Skin nonmelanocytic tumor

Benign (nonmelanotic) epidermal tumors or tumor-like lesions

Seborrheic keratosis



Minor changes: 4 October 2021

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PubMed search: Seborrheic keratosis [TI] pathology "last 5 years" [DP]

Caroline I.M. Underwood, M.D.
Elizabeth Boswell, M.D.
Page views in 2020: 54,437
Page views in 2021 to date: 58,238
Cite this page: Underwood CIM, Boswell E. Seborrheic keratosis. PathologyOutlines.com website. https://www.pathologyoutlines.com/topic/skintumornonmelanocyticSK.html. Accessed October 25th, 2021.
Definition / general
  • Common, benign keratinocyte proliferation of middle aged and elderly
Essential features
  • Benign
  • Clinical: waxy, brown slow growing papule
  • Histologic:
    • Proliferation of basaloid keratinocytes without atypia
    • Acanthosis and hyperkeratosis most often with horn pseudocysts
Terminology
  • Senile wart
  • Seborrheic wart
ICD coding
  • ICD-10: L82 - seborrheic keratosis
Epidemiology
Sites
Pathophysiology
  • Immature benign keratinocyte proliferation
  • Multiple somatic mutations (Oncotarget 2017;8:36639)
    • Most common: FGFR3, PIK3CA and HRAS
  • Amyloid precursor protein (APP) (Acta Derm Venereol 2018;98:594)
    • Expression increases in sun exposed areas and with age
    • May contribute to seborrheic keratosis formation
Etiology
  • Aging
  • Chronic UV light exposure
Clinical features
  • Single or multiple
  • Papules or plaques with a stuck on appearance (well demarcated edges)
  • Brown-black or gray in color
  • Waxy or greasy with cerebriform surface
  • Millimeters, up to a centimeter
    • Larger have been reported (rare)
  • Slow growing
  • Leser-Trélat sign: (Cleve Clin J Med 2017;84:918)
    • Sudden appearance of multiple seborrheic keratoses, rapid increase in size, pruritic
    • Paraneoplastic phenomenon typically associated with gastrointestinal adenocarcinoma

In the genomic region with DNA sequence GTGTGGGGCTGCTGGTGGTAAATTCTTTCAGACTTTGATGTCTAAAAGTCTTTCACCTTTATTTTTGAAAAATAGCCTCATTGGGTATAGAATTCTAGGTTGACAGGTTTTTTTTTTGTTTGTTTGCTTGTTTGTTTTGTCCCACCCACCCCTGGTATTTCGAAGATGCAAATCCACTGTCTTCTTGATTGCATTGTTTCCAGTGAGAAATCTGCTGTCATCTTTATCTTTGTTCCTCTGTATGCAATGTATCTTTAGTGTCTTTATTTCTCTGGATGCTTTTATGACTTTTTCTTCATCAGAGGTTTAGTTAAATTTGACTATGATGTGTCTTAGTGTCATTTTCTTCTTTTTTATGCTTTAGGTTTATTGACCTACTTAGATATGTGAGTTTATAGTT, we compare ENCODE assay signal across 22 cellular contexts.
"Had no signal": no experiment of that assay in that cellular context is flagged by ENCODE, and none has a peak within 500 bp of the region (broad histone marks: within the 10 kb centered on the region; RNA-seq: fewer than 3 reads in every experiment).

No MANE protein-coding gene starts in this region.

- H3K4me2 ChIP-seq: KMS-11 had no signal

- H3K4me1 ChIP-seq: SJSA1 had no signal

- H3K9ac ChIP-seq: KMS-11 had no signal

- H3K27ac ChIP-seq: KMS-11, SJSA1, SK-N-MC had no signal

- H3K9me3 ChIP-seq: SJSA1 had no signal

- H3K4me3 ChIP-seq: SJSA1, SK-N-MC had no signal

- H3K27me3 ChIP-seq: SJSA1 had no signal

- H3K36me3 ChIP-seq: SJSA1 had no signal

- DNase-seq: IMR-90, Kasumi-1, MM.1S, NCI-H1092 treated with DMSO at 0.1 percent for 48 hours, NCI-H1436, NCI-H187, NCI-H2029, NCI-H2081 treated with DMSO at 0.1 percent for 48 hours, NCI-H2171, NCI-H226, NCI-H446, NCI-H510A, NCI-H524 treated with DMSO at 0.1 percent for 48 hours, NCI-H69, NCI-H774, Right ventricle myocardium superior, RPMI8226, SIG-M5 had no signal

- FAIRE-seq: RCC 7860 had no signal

Diagnosis
  • Clinical:
    • Dermoscope: small keratin filled cysts, fissures, ridges, small vessels with perivascular halo (F1000Res 2019;8:1520)
  • Biopsy often performed on irritated lesions or those with rapid growth (Ann Dermatol 2016;28:152)
  • Histologic findings confirm diagnosis
Prognostic factors
  • Benign
  • Leser-Trélat sign may indicate underlying malignancy
Case reports
Treatment
Clinical images

Images hosted on other servers:
Seborrheic keratosis papules

Papules

Various images

Sharply circumscribed

Leser-Trélat sign

Leser-Trélat sign

Microscopic (histologic) description
  • General (shared) features:
    • Intraepidermal, well demarcated edges with a flat base
      • String sign: can draw a horizontal line along the base of the lesion
    • Basaloid keratinocyte proliferation without dysplasia
    • Hyperkeratotic with horn pseudocyst formation (intralesional cysts of loose keratin)
    • Multiple variants (no clinical or prognostic significance)
      • Often overlapping features
  • Acanthotic type:
  • Keratotic (papillomatous) type (Indian J Sex Transm Dis AIDS 2017;38:176):
    • Marked hyperorthokeratosis and papillomatosis
    • Can form a cutaneous horn
  • Reticulated (adenoid) type:
    • Thin, anastomosing strands of basaloid cells
    • Small horn cysts
    • May have increased pigment
  • Clonal type (Dermatol Pract Concept 2015;5:5, Pan Afr Med J 2019;34:54):
    • Pale basaloid keratinocytes in nests (Borst-Jadassohn phenomenon)
    • Horn pseudocysts may be absent
  • Irritated type (Arch Plast Surg 2017;44:570, Dermatol Online J 2019;25:13030):
    • Squamous metaplasia and whorled squamous eddies
    • Reactive squamous atypia
    • Scattered keratinocyte apoptosis and dyskeratosis
    • Spongiosis
    • Scale crust and parakeratosis in the stratum corneum
    • Lichenoid infiltrate in the superficial dermis (variable)
  • Pigmented:
    • Increased melanin pigmentation in the keratinocytes